Speaking of customs clearances, you need to consider the customs of the country destination for your asset. If your documentation isn’t admissible in their jurisdiction, you may have to consult with your local customs branch or shipping company about which documents to acquire before loading your cargo onto the ship. Some will require you to have a bill of sale and the original title of the equipment before they allow it into their country. Others will demand that you have all the equipment’s insurance papers before it can be okayed to operate in their country.

Transportation Options

After you have taken care of all shipment procedures, you need to start thinking about your transportation options. The guiding factors here are twofold: The shipping distance and the size/dimensions of the items involved. In general, you have three transportation options to choose from:

  • Roll-on/roll-off (RO-RO):

You should consider using this method if your heavy machinery is self-propelled. That means it has either wheels or treads, so you will drive it onto the ship or whichever transportation vessel you choose and then, once at the destination, drive it off.

  • Flat-rack:

This would be your ideal option if your heavy machinery cannot be driven on or off the ship, so it has to be loaded onto a rack before stacking it onto the vessel.

  • Container:

If your heavy equipment can fit into an enclosed container, then you can choose this transport method. The container is loaded onto the deck of the ship and unloaded with a crane. If your equipment can be disassembled, this method is also ideal for you.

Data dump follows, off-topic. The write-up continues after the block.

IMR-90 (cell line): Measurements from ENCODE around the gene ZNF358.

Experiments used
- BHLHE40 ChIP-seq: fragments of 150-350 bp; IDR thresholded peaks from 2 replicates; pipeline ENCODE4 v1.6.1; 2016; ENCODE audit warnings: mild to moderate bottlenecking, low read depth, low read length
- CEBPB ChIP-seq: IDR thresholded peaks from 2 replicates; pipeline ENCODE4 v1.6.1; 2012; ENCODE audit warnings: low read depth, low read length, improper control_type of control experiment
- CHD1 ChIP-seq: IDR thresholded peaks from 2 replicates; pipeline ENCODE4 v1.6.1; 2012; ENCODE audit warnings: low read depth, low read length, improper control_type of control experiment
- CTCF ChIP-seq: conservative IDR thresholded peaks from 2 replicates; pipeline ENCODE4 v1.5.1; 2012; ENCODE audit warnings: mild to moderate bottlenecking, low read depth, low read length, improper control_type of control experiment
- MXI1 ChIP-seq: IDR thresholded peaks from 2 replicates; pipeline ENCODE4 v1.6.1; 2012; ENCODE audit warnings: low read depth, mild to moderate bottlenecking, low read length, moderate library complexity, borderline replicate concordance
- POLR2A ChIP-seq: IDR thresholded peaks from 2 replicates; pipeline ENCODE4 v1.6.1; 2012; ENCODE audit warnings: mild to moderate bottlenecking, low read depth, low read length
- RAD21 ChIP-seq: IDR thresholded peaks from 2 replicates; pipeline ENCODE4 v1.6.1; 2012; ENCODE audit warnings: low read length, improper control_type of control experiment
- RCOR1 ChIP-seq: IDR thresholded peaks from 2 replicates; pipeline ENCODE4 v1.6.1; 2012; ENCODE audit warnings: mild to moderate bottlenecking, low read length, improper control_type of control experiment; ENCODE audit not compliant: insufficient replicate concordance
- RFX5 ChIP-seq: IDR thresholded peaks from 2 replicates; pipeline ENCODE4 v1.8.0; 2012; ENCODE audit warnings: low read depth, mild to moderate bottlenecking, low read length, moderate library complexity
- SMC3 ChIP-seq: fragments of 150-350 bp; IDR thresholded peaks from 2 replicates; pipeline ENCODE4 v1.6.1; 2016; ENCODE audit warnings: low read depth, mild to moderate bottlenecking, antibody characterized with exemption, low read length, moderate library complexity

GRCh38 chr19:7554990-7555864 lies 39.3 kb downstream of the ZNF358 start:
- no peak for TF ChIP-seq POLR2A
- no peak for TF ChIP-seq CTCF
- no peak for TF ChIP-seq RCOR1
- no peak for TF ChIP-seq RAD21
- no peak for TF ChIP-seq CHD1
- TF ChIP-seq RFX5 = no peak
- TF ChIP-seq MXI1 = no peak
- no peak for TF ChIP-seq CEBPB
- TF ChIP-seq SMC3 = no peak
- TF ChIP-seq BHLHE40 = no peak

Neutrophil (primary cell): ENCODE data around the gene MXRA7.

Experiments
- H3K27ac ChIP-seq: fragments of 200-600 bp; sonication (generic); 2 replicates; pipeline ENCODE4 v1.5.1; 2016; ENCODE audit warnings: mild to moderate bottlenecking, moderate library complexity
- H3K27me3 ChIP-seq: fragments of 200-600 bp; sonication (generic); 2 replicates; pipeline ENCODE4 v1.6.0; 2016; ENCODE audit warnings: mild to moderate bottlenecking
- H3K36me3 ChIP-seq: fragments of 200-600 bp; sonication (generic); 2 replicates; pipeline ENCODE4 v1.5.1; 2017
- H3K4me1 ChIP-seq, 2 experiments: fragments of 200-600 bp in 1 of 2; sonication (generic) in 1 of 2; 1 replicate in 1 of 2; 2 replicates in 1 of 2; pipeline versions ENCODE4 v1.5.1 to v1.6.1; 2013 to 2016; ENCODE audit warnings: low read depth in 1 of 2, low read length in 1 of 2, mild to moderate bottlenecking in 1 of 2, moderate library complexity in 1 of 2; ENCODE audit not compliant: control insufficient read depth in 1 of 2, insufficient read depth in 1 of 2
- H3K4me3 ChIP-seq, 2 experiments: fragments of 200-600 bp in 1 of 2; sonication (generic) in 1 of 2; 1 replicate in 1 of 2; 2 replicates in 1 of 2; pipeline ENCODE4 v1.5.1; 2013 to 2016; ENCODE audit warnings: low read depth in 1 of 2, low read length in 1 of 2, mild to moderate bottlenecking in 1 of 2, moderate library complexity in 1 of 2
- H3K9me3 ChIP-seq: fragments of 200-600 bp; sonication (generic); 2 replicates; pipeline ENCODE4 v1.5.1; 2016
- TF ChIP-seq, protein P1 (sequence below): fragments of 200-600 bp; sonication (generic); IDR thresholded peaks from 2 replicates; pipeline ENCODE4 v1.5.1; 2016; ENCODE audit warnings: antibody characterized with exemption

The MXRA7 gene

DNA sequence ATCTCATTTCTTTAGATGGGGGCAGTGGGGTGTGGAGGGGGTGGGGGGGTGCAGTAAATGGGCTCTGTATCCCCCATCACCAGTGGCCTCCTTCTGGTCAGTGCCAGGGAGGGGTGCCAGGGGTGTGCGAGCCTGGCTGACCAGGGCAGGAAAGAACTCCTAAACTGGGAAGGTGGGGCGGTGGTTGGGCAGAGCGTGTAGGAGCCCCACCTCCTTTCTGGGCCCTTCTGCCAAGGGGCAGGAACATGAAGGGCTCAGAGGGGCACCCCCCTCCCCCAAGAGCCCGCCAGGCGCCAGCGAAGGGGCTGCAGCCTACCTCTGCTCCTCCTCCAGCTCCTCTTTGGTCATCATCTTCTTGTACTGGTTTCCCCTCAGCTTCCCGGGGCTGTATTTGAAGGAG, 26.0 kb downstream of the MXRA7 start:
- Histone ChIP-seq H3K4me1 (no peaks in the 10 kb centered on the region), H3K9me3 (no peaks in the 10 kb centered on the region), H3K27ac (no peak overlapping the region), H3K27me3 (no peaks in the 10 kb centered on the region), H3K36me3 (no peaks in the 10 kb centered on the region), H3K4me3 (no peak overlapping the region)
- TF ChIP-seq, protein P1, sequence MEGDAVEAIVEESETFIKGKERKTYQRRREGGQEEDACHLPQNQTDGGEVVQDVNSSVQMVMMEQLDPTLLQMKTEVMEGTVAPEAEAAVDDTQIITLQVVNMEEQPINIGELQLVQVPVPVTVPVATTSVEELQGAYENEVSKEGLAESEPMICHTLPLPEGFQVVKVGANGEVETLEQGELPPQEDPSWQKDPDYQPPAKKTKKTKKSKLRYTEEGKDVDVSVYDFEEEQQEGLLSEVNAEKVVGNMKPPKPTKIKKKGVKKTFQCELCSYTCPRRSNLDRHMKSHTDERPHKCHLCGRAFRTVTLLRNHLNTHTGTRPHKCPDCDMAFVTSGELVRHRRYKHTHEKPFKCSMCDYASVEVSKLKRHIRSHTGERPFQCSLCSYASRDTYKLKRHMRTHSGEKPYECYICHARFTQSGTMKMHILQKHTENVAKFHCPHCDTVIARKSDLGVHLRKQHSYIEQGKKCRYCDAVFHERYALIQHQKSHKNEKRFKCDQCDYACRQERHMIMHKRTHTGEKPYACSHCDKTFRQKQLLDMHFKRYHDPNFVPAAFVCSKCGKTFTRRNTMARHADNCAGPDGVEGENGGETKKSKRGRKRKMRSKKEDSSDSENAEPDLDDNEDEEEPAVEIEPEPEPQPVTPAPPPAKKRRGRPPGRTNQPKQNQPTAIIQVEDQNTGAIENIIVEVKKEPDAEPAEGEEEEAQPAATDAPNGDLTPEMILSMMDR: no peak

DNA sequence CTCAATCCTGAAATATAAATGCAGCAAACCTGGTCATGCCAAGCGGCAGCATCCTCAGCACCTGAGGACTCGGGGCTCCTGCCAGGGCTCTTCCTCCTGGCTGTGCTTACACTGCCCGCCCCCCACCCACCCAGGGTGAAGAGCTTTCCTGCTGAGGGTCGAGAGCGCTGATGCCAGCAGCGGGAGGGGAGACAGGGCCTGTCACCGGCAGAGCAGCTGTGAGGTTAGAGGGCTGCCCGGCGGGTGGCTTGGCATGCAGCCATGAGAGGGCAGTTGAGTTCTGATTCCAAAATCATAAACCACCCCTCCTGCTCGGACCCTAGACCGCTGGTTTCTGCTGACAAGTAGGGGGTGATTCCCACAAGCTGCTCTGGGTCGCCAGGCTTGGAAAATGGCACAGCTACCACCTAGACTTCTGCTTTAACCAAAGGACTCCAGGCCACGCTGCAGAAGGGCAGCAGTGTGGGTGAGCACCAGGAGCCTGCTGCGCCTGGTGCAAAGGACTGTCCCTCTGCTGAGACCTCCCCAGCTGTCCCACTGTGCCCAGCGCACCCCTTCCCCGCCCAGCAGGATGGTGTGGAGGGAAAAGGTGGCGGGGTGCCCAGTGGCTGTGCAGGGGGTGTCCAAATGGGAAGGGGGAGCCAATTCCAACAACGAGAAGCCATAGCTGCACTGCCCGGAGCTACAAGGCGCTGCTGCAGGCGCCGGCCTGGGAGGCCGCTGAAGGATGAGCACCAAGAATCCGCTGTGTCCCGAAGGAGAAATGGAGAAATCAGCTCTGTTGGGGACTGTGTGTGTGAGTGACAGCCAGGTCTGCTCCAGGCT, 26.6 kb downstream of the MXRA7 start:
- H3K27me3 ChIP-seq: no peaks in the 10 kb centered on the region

Risks involved

This depends on how delicate your heavy-duty shipment is. You need to consider the risk management policy of your packing company, as that will determine whether your equipment will land in its destination in one piece. If the asset is expensive, then you probably will need an expert surveyor to supervise the loading and offloading process, as well as someone to assess the value of your asset before and after the shipment. This valuation is actually very important when applying for the equipment’s commercial insurance policy.

A good shipping company will have military specifications that they use when shipping expensive heavy-duty items, more particularly the sensitive ones. Military specs are known to guarantee the safety of critical machinery, right from the packing, handling, loading, and offloading processes. The company’s sole focus should be to keep your heavy machinery in top condition throughout the voyage. They should have a logistics professional who understands exactly what needs to happen at your product’s destination to eliminate any possible offloading risks.


Shipping heavy machinery isn’t the same as the normal freighting you carry out for your company. The shipping process is a little more complicated, the shipping costs are obviously higher, and more risks are involved – you need to make the necessary arrangements to ensure that your equipment gets to its destination in one piece. For the best results, you need a shipping partner who has the commitment and ability to ship your equipment with a minimum of fuss. Contact Texas International Freight today for a quote.